And I am doing it. I am still very much in the beginning of this process. But I am eating my Nutella while allowing my emotions to flit about. I am reminding myself every time I look in the mirror that my weight does not define my health or my worth. Crucially, I am also seeing how much my perfectionist food issues have been (mal)functioning to keep me preoccupied and chasing a sense of control instead of diving into life’s harder, messier issues.
The truth is, I’m scared without rules. Without them, I have to trust my own intelligence and inner compass which, as it turns out, I’ve feared are too flawed to trust. It’s been a welcome, if challenging, revelation that, when something I’m doing over and over isn’t working, there is a conflict somewhere between what I think my values are (or should be), and what they really are. What works for me, my family, and the communities I want to support? I have started asking this question about everything, from food to parenting to my career. And it’s not easy. But it has consistently yielded transformative results more satisfying and lasting than any transformation to “perfect” thinness would have been.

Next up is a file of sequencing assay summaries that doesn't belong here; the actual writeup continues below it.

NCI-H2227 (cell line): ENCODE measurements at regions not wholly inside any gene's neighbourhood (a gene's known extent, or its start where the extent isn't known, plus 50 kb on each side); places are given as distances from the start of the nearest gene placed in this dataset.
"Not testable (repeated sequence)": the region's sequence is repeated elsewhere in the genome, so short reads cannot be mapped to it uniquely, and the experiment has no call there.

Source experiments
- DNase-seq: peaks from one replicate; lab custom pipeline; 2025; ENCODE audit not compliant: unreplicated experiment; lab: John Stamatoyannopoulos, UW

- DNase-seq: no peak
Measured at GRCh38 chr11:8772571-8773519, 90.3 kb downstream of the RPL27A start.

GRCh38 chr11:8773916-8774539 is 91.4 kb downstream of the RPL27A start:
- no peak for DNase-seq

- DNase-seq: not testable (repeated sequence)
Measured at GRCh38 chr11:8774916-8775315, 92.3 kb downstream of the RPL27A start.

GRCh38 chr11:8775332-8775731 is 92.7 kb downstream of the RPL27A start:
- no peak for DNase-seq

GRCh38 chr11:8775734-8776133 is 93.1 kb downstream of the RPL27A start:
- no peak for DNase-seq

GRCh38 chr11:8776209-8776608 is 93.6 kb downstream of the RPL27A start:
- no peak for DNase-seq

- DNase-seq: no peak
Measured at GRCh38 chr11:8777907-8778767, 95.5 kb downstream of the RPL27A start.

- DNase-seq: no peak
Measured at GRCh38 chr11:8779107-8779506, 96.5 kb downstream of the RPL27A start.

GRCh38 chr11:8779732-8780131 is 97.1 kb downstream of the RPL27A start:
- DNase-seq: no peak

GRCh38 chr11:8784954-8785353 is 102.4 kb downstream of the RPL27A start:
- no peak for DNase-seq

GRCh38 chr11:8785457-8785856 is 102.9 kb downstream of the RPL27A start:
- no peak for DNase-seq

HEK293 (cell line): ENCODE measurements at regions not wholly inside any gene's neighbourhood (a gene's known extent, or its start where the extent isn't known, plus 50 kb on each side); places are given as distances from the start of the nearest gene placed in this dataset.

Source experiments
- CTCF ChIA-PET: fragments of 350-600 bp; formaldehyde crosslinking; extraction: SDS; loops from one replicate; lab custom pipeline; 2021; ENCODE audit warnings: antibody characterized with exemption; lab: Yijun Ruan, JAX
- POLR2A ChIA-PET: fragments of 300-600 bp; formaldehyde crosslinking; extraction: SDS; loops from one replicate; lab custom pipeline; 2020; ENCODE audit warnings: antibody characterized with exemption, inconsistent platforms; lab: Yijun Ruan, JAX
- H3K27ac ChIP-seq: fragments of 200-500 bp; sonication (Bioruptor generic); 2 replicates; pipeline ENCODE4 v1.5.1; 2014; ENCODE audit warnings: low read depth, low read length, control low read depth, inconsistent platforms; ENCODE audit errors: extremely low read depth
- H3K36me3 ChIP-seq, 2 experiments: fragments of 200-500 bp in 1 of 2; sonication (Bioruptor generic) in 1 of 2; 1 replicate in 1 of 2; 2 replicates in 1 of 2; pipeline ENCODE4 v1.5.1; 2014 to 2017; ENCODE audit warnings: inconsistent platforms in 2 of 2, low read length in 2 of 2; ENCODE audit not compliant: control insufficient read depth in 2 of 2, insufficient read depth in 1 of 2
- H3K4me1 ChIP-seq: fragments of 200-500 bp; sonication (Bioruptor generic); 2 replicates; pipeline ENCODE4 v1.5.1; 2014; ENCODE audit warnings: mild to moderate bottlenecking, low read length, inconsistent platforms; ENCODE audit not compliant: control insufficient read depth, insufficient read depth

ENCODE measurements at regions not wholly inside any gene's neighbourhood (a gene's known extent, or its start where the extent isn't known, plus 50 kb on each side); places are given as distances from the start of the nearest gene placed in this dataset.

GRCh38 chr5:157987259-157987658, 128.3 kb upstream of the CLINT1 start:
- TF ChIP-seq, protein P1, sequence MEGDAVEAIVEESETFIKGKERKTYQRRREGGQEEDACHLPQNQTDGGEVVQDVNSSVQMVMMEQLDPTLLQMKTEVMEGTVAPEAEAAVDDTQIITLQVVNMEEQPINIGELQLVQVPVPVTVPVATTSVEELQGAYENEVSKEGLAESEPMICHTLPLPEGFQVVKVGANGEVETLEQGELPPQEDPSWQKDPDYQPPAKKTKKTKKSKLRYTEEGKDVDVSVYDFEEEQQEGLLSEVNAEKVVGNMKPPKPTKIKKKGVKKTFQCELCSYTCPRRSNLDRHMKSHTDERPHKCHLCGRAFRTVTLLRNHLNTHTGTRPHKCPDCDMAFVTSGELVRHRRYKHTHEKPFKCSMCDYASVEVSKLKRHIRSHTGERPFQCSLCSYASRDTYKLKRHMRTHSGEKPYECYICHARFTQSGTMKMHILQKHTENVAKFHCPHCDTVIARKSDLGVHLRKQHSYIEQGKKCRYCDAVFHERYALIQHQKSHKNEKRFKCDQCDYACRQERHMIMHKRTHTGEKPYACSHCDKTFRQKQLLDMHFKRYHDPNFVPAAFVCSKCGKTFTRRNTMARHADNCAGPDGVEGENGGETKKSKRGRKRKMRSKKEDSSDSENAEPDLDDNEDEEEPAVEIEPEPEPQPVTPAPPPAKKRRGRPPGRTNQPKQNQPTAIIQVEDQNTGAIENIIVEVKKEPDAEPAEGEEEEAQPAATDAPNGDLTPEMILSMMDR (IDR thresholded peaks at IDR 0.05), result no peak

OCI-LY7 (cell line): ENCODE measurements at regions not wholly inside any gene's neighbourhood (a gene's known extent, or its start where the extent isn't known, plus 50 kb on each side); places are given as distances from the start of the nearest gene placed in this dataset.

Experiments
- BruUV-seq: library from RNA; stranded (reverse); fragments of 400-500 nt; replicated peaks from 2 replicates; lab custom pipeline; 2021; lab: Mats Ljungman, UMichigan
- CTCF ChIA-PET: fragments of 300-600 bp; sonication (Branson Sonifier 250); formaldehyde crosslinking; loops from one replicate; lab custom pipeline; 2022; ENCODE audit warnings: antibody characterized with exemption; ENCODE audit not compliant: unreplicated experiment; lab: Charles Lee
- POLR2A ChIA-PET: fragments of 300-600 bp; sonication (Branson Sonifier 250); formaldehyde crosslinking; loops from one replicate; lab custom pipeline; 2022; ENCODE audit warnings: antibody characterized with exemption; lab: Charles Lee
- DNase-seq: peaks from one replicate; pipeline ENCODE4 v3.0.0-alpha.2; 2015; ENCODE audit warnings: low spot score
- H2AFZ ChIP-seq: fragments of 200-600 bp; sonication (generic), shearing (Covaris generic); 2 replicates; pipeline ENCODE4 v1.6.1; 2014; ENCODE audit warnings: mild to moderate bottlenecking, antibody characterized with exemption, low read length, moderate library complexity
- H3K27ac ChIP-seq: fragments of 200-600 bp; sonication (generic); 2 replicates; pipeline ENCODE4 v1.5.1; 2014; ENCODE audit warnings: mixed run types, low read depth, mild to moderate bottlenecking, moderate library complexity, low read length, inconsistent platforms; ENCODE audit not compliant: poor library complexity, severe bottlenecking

Photograph by Slashio Photography
Caty Lillie* is an attorney, editor, and writer with a professional focus on health law and research. Her first piece of published fiction juxtaposed the zombie apocalypse with an MRI procedure. A former (and sometimes still) musician, she lives with her musician/writer/media guru husband, chess-genius son, octogenarian mother, a blind and deaf Cockapoo, and a terrier/mutt who climbs trees. Caty’s sandwich generation role as a parent trying to work full time from home sometimes calls on her to be Superwoman. She endeavors regularly to tell that call to F off.
* “Caty Lillie” is a nickname derived from the author’s married name. She practices law under her full (maiden) name.